RFS Advice’s Troy Theobald was featured in the Financial Review last week, discussing market cycles.

Active investment management can generate returns not just when markets are dislocated but across market cycles. This approach allows fund managers to see through short-term volatility and identify growth themes that resonate over time…

Portfolio manager Donald Huber says active management is at the heart of Franklin Templeton’s underlying philosophy. “Our holdings are driven by deep, fundamental research to create a diversified portfolio of high-quality, growth companies.”

Investing during uncertain times. Getty.

As a result, its portfolio looks very different to one that is passively aligned to a benchmark index such as the ASX200.

“Our preference for long-term growth opportunities and specialist businesses leads us to include top mid-cap companies, in addition to large caps, in the portfolio. We are in an uncertain period, provoking challenges for many companies. Investing based on informed decisions, rather than passively owning an index, is more important than ever,” he adds.

Tim Wedd, executive director of financial planning firm Crystal Wealth, agrees an active approach makes sense in the current market. “You don’t want to own the index when markets are dislocated. These are times when anomalies emerge. You want active managers.”

When markets are volatile it’s tempting to question whether a portfolio is positioned for an upturn or a downturn. What’s more important is whether the fund is positioned for the long-term. As such, Wedd says it’s essential to minimise short-term market noise and take a long-term structural view. “The idea is to form a view as to whether megatrends will still be in place after the lockdown ends. It’s not about picking the top or bottom of the market.”

Additionally, it may be tempting to engage in short-term trading strategies to make quick profits when markets are dislocated. But, says Huber, this is problematic given no-one, including scientists, politicians, economists and market strategists, has yet a clear view on the outcome of the crisis. “Some may use shares to place bets over the market. But this is not what I’d consider to be equity investing and it’s not what we do on behalf of our investors.”

Troy Theobald, director of RFS Advice, takes a similar approach. “You don’t need to race into markets during these times. A structured buying approach over four to six months should provide a good average entry point for investing for the long term.”

The role of research

Franklin Templeton employs a concentrated strategy when it composes its investment portfolio, which comprises between 35 and 40 companies.

“Deep, fundamental research is the only way to gain conviction for this strategy,” says Huber. “Our analysts only cover up to 12 companies. They are able to gain a thorough knowledge of these businesses, as well as a strong understanding of their competitors, customers and suppliers.”

Only high-quality, growth companies are included in the portfolio. They must generate strong free cash flow, which they use to support growth and shareholder value. “We only invest in businesses with a competitive advantage, quality management and balance sheet strength,” Huber adds.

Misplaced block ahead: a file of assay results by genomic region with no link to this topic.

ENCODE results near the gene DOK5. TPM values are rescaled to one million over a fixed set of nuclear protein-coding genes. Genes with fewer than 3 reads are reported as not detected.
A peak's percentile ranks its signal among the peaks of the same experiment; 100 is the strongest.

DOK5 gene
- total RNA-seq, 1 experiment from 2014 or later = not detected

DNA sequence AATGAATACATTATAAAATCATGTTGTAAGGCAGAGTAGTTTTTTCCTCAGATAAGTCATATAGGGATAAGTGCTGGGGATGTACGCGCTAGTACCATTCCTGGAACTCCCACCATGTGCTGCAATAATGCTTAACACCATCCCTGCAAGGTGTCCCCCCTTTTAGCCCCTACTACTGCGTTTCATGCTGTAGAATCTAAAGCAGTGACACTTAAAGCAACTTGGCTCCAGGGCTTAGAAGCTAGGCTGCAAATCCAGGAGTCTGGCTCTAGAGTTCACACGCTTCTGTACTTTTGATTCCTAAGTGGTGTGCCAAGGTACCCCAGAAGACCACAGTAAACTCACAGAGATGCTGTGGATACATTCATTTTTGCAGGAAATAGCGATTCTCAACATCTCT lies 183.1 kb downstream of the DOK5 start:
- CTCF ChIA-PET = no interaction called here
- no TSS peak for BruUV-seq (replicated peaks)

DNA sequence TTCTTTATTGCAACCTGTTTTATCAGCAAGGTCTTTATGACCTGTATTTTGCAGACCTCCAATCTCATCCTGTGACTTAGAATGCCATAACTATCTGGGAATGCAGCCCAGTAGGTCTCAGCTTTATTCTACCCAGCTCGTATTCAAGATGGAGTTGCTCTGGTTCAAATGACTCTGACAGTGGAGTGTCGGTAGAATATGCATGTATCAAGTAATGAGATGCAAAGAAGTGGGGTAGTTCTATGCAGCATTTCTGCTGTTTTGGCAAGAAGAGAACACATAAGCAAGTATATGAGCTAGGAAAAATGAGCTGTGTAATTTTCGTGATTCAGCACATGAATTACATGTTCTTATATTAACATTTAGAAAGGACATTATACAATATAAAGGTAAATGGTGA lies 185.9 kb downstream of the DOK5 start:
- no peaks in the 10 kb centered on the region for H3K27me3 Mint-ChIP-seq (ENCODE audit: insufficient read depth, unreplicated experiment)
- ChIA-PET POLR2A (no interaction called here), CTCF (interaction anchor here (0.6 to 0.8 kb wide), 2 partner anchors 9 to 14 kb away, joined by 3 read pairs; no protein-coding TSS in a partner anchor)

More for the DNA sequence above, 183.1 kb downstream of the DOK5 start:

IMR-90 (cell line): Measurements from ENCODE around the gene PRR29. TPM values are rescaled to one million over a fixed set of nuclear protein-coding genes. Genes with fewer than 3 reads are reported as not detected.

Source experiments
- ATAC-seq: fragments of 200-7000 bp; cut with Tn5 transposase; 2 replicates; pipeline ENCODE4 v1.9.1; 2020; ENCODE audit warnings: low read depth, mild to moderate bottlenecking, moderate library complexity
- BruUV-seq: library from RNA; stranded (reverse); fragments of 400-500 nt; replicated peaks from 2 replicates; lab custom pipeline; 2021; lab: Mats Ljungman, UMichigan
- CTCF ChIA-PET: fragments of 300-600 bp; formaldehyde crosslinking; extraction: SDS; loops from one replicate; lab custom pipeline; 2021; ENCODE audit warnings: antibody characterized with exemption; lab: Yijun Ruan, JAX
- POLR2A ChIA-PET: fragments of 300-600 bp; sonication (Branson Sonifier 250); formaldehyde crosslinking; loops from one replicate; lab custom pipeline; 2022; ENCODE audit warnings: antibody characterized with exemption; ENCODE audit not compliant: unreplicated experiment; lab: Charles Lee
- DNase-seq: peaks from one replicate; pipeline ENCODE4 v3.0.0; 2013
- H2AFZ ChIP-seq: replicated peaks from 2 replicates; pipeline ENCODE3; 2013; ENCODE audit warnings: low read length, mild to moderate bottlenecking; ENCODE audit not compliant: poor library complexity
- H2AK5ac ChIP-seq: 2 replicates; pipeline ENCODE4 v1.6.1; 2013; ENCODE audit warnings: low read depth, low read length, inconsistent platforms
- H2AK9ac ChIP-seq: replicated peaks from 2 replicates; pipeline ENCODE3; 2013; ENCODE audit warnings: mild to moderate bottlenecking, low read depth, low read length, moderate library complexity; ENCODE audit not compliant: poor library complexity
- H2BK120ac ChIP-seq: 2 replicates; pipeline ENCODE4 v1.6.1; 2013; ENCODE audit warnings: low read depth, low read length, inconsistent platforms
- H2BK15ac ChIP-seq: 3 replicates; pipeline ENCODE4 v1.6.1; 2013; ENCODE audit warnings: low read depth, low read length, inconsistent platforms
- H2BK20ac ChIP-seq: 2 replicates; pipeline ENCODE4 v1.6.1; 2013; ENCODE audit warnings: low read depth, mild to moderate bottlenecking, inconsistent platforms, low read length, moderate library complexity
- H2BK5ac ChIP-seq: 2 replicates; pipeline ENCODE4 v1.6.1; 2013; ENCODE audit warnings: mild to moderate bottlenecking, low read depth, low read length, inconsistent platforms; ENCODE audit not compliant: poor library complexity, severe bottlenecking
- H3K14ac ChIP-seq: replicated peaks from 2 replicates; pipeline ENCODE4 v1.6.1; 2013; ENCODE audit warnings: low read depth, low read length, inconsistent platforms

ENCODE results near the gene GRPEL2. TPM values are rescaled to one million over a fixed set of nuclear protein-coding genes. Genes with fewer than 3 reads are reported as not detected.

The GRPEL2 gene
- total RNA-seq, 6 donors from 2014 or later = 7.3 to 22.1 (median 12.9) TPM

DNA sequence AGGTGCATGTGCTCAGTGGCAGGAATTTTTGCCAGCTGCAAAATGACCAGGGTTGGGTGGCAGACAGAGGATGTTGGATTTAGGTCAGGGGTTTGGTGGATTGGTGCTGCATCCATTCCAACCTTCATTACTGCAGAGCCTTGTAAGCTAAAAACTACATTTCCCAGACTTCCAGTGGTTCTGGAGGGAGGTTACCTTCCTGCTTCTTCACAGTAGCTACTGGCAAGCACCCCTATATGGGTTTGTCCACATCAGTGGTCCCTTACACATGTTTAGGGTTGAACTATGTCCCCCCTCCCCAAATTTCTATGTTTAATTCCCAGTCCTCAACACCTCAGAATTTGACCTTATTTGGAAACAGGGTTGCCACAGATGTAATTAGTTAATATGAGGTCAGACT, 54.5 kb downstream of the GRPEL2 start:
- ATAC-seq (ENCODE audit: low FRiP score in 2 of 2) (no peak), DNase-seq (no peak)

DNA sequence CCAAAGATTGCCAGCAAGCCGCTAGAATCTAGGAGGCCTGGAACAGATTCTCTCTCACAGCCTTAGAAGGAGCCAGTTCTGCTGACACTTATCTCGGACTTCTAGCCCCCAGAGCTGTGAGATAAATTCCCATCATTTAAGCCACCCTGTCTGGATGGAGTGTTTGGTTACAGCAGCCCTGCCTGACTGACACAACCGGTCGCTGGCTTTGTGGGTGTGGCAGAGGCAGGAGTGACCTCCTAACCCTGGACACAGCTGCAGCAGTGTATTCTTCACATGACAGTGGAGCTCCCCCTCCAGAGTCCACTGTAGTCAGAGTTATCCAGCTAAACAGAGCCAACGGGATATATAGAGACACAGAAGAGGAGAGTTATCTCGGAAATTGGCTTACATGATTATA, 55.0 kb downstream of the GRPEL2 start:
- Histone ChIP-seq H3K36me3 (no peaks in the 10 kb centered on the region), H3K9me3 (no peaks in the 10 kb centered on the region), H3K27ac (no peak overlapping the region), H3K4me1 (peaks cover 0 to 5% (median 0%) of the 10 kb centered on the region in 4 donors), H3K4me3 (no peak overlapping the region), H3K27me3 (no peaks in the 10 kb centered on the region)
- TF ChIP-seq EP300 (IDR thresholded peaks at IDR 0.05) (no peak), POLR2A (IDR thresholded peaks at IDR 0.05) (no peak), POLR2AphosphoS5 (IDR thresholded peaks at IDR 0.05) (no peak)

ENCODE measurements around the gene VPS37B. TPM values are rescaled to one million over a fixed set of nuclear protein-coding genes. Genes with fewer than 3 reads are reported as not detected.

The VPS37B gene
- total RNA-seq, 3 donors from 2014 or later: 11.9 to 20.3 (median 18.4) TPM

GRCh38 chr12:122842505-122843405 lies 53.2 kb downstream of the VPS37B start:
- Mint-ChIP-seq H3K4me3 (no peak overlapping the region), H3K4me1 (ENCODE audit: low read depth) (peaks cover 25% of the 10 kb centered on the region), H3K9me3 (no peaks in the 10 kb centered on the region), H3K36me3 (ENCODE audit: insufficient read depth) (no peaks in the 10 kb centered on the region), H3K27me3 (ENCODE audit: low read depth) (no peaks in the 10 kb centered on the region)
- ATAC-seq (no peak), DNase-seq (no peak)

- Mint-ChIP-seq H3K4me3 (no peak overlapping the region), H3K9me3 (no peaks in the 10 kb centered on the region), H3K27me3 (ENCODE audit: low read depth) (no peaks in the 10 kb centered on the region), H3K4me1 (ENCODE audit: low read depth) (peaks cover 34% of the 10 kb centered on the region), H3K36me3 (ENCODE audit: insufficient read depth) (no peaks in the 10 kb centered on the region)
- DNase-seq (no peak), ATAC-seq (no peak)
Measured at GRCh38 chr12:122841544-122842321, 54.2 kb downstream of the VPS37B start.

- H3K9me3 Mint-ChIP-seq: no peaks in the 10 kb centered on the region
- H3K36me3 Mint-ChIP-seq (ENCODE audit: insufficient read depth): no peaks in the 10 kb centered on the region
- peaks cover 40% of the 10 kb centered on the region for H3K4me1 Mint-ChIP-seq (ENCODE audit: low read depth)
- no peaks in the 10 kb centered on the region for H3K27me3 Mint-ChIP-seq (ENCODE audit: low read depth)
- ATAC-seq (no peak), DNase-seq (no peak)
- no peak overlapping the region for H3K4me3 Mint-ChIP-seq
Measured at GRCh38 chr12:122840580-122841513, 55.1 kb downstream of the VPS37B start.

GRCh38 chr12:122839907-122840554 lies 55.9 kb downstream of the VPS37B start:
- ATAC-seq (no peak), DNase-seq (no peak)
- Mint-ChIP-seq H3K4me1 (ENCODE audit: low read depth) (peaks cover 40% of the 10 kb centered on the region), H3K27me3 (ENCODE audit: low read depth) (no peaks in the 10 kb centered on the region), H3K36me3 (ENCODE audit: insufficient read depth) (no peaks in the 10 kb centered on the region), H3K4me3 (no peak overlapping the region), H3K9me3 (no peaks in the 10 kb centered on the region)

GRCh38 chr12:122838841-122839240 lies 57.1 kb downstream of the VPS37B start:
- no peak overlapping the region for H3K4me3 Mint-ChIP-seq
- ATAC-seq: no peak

With an investment horizon of between three and five years, Franklin Templeton is in a strong position to understand the potential impact of immediate events on the portfolio.

“We usually don’t need to eliminate holdings due to market dislocations – be it the current pandemic, the market swoon in the fourth quarter of 2018 or the financial crisis of 2007/2008. This is due to research, the diversified nature of our portfolio, the type of companies we own and their financial flexibility. Our conviction tends to be rewarded,” explains Huber.

It’s a sentiment with which Theobald concurs. “We stick to our asset allocations with quarterly reweighting. This allows our clients to take profits in strong quarters and then buy into negative quarters.” Nevertheless, he acknowledges the current pandemic has tested investors’ resolve. “The flow on effects will continue for years. This needs to be factored into any investment decisions.”

Identifying opportunities

For Franklin Templeton, what’s important is finding businesses with sustainable growth.

“Over time, there will be potential to rebalance outperformers and laggards across the portfolio. This is the benefit of active management combined with fundamental research,” he adds.

As clarity emerges as to the way out of the coronavirus pandemic, the team will also be able to identify companies to add to the portfolio that were once considered expensive.

Says Huber: “We may also find opportunities in areas where we aren’t invested now. We have no direct exposure to travel, for example. We’ve been rewarded for that in the early months of the crisis. But this could be a sector to consider in the future.”

He cites healthcare as another interesting and relevant sector during this period: “Therapeutics and testing companies, specifically those with potential treatments for COVID-19, or a vaccine or testing, are clearly doing well right now. But there is also a group of companies tied to more elective procedures, which have either been restricted in the lockdown period, or suffering from patient skittishness at going into a hospital or outpatient facility. Those companies have lagged in this early period, and they may become more attractive as an easing of shelter-in-place measures comes into view.”

Different industries will follow unique paths to recovery. What’s important from this point is to analyse a range of scenarios for all companies currently held or under consideration for the portfolio to help drive shareholder returns.

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